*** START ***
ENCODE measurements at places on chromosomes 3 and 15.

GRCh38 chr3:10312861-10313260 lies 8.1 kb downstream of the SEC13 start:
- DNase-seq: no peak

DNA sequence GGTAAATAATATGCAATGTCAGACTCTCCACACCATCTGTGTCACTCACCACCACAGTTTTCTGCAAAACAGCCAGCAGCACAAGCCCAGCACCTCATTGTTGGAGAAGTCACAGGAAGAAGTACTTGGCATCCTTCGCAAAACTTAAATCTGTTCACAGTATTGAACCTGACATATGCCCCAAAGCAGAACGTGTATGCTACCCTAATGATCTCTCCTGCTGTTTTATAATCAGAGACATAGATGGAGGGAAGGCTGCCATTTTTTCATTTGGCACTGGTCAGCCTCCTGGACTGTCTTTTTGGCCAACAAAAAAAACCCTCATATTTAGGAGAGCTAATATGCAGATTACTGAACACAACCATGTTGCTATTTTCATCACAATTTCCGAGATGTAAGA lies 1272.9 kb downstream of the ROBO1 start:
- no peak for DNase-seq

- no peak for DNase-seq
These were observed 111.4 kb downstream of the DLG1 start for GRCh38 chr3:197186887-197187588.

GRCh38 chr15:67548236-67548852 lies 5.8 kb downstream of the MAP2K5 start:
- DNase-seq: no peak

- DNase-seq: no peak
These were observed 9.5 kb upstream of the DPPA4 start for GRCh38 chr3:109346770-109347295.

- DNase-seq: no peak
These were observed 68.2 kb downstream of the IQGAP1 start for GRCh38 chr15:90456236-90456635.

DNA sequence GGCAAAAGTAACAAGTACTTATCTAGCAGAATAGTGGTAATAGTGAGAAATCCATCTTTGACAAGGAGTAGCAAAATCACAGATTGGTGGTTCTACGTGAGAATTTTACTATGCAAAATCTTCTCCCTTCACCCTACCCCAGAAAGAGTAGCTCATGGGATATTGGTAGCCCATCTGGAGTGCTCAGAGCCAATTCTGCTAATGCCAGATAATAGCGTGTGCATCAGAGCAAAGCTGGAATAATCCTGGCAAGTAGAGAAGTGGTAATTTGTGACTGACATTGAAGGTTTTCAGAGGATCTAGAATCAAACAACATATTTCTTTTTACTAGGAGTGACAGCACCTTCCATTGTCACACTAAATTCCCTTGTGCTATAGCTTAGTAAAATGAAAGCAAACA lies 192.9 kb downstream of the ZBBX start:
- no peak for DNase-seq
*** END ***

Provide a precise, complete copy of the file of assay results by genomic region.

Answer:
ENCODE measurements at places on chromosomes 3 and 15.

GRCh38 chr3:10312861-10313260 lies 8.1 kb downstream of the SEC13 start:
- DNase-seq: no peak

DNA sequence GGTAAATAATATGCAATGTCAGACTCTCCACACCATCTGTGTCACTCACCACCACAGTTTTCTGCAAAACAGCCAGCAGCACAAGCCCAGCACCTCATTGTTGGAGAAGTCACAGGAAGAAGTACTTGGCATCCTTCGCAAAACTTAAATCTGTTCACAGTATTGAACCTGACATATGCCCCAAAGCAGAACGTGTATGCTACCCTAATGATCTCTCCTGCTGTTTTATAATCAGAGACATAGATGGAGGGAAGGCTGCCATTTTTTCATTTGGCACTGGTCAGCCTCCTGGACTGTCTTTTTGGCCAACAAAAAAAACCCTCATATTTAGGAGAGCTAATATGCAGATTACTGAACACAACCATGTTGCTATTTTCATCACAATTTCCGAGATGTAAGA lies 1272.9 kb downstream of the ROBO1 start:
- no peak for DNase-seq

- no peak for DNase-seq
These were observed 111.4 kb downstream of the DLG1 start for GRCh38 chr3:197186887-197187588.

GRCh38 chr15:67548236-67548852 lies 5.8 kb downstream of the MAP2K5 start:
- DNase-seq: no peak

- DNase-seq: no peak
These were observed 9.5 kb upstream of the DPPA4 start for GRCh38 chr3:109346770-109347295.

- DNase-seq: no peak
These were observed 68.2 kb downstream of the IQGAP1 start for GRCh38 chr15:90456236-90456635.

DNA sequence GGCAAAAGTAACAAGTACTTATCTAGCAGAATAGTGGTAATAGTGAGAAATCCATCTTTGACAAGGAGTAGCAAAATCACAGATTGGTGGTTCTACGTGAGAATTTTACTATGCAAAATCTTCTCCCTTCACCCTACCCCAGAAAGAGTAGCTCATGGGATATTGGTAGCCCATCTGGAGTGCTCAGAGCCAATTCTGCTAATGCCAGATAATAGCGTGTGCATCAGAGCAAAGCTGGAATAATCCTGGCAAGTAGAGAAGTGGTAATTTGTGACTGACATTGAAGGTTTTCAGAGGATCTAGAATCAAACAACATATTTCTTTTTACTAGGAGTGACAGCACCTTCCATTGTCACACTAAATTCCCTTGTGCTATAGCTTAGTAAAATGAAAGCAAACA lies 192.9 kb downstream of the ZBBX start:
- no peak for DNase-seq